My first Bryson book I will be reading by the author I enjoy the humor I spot checked the validity of the historical details thrown in and found them to be correct This pleased me Pseudonyms are used for the characters except for his agent Jed Mattes This seems perfectly reasonable So what kind of book is this? What is it really about? I think the best way to describe it is as a book of snapshots of a kid's life in the fifties in Mid America rather than either a biography of Bryson or a history book Bryson was born in Des Moines Iowa in the year 1951 I felt right at home myself being born in Milwaukee the same year It felt like going home I felt this through the author's choice of words the food we ate the toys we shared the movies we saw and the jokes and gadgets and life of a kid then and there It is an enjoyable read It’s entertaining It’s light Bryson narrates his own book I liked his narration He simply talks rather uickly in fact but I never had trouble following This isn't a performance; he is simply telling his story He doesn't through intonation point out the jokes Either you catch them or you don't I liked this too Zero dramatization is fine by me A friend told me he found the reading whiny I didn't perceive it that way at all I wonder why we differEverybody I ask has a different favorite by the author So how do I pick the next?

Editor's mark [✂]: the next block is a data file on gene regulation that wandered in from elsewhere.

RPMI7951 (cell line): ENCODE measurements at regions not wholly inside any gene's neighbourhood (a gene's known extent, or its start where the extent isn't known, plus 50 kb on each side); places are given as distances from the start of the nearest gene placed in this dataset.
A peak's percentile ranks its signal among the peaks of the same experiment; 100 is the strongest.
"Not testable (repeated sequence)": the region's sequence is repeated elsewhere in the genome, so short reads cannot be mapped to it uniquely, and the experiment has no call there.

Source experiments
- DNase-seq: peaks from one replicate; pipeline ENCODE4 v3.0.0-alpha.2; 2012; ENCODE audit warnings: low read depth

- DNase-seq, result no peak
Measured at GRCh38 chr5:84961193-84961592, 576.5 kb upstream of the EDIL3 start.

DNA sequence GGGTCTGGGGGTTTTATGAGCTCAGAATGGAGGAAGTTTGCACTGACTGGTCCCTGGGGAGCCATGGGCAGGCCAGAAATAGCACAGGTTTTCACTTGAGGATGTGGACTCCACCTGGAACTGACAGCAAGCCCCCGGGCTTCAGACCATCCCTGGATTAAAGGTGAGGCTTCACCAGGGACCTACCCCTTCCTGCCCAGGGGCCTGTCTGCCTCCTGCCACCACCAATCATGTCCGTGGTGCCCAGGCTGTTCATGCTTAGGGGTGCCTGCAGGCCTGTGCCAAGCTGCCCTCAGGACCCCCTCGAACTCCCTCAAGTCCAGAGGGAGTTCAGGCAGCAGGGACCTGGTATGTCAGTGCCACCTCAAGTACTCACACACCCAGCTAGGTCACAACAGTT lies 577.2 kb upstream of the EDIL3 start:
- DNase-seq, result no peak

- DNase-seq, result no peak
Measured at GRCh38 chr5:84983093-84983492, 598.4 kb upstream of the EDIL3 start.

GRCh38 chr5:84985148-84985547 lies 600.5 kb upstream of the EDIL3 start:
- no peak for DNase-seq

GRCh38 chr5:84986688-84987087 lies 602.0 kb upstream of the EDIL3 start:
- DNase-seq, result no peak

6. Miranda Reads Miranda Reads says:

    Young Bill Bryson always pictured himself as a superhero and in this novel he is oneThe Thunderbolt Kid is a somewhat fictionalized retelling of Bryson's childhood Interspersing key events such as the ever present threat of nuclear war and humorous portrayals of his family with the heroic efforts of the Thunderbolt Kill Fun charming and a bit precociousAudiobook CommentsRead by Bill Bryson so cool when an author reads their own bookYouTube | Blog | Instagram | Twitter | Snapchat mirandareads Happy Reading

  7. James James says: